A Mechanistic God?
Moshe Ben-Chaim
Reader: You say that: "We cannot speak of God's "purpose". Purpose means He has an obligation to fulfill something cast upon Him by another system. This cannot be, as He precede all else. Nothing infringes upon Him."
I agree with this. But you also hold that "all His actions are of necessity". Isn't this - to hold that God's actions are free and also of necessity (not free) - incompatible?
Mesora: God being "free" of other influences is fact. It must be this way, as He controls all, not the reverse. When we say God's acts are all of necessity, we mean that all that God does is perfect, and perfection excludes all unnecessary actions. Thus, all He does is of necessity.
Reader: This question was emphasized in a book which I recently read, "Body of Faith". It's written by Michael Wyshogord, philosophy prof. who argues in the existentialist tradition, and is also an orthodox Jew- apparently studied with Rav Soloveitchik (?). It's an uncompromising attack on Maimonidean interpretations- he unhesitantly calls his depersonification (not, of course, in the literal sense!) of God as dangerous and unbiblical. He attacks both Maimonidean and (at the other end of the spectrum) kabbalistic accounts of God which describe God as operating as a mechanisting entity to which we cannot relate on a personal level as did the players in the bible. How can God's absolute freedom be harmonized with a mechanistic understanding of his actions?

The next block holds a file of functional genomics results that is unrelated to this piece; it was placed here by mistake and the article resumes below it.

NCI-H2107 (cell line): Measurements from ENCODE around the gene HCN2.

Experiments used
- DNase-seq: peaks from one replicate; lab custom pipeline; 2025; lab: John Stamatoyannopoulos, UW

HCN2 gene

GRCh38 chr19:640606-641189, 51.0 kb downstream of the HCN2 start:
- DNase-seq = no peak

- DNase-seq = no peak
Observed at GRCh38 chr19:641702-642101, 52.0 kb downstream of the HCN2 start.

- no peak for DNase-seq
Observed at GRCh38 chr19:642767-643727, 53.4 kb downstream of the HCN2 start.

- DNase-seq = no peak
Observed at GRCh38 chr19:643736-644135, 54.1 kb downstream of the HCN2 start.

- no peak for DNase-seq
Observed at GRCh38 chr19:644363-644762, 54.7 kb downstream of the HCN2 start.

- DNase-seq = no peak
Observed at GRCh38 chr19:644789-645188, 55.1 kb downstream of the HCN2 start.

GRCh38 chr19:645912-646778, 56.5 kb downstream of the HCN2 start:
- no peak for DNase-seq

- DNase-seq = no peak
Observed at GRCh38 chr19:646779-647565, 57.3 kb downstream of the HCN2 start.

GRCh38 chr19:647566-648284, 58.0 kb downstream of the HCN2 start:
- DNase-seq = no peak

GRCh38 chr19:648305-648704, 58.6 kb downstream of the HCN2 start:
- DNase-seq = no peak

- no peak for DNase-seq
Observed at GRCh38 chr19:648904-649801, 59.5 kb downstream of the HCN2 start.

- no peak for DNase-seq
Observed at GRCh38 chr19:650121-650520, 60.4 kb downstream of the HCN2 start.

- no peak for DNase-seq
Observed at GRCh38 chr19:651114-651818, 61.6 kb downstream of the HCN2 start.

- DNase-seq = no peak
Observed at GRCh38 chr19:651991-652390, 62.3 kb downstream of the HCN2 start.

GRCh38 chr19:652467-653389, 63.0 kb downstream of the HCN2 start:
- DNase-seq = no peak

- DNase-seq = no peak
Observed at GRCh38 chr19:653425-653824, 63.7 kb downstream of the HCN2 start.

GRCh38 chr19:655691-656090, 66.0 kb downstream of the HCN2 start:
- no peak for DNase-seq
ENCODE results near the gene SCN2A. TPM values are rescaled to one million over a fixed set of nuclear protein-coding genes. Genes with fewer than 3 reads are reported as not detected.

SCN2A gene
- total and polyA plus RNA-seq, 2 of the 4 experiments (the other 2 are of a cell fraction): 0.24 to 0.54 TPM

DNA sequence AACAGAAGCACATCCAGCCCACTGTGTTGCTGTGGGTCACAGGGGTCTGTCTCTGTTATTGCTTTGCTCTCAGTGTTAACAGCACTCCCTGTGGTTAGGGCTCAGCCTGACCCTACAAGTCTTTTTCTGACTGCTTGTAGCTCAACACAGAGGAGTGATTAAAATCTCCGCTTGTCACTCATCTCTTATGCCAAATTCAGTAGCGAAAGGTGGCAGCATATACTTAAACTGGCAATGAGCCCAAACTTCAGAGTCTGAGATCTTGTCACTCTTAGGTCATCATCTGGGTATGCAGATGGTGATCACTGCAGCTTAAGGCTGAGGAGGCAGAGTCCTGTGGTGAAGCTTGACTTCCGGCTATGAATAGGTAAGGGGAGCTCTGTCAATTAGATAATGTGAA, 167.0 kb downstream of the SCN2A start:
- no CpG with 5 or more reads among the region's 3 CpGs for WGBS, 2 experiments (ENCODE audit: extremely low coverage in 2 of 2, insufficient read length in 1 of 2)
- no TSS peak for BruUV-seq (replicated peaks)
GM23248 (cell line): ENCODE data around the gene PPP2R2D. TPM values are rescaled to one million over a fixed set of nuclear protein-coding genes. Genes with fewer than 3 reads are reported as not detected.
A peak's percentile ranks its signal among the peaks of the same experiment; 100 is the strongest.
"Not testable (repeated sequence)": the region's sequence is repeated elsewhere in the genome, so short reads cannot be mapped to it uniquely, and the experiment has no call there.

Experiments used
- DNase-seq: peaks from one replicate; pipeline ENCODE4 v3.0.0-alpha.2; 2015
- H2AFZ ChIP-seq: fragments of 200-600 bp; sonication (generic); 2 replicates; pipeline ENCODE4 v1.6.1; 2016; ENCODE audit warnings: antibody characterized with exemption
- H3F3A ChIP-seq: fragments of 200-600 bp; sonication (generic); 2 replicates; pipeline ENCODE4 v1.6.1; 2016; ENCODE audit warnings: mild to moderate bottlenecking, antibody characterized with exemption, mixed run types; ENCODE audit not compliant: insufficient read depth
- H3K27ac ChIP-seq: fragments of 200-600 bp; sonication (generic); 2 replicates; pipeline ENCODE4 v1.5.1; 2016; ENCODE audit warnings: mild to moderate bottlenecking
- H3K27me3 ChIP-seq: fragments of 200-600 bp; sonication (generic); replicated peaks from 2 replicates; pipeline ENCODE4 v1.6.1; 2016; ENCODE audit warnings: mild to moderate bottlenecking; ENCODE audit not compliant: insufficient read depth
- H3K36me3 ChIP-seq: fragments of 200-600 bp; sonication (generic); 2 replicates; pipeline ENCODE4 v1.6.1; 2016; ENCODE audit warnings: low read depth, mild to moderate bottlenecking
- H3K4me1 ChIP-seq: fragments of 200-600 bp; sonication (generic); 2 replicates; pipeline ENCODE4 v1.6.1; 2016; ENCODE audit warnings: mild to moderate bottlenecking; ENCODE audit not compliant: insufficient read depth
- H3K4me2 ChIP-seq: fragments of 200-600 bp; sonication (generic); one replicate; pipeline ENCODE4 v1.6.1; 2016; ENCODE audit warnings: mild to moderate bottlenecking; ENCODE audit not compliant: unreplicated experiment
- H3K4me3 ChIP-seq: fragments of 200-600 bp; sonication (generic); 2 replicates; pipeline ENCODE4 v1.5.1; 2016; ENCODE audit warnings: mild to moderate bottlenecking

Mesora: God's "absolute freedom" as you put it is really a misnomer. God is not "free" to punish one who has no sin. Nor is he "free" to commit injustice on any level. Such limitation is in fact God's perfection. Imperfection is generated from ignorance or incapability, neither of which can be applied to God, as He knows all and He controls all. Creation is proof of this argument. This "mechanistic" view you use to describe God may be correct , but only in the sense that God does not change, as He stated through His prophet Malachi, in Chapter three. Again, an unchanging God means, that which is perfect, if changed, must be changed towards imperfection, and this cannot be true in application to God. This does not mean that God is unaware of us, He in fact relates to us, and interacts in our very lives. When and where, we cannot say, unless we see a miracle or are informed via His prophets, who currently do not exist. How God relates to man we cannot know as mortals. That He does relate, we see is true from the Torah's myriads of accounts between God and Abraham, Isaac, Jacob, the Twelve Tribes, Moses, Aaron, Miriam and so many others.


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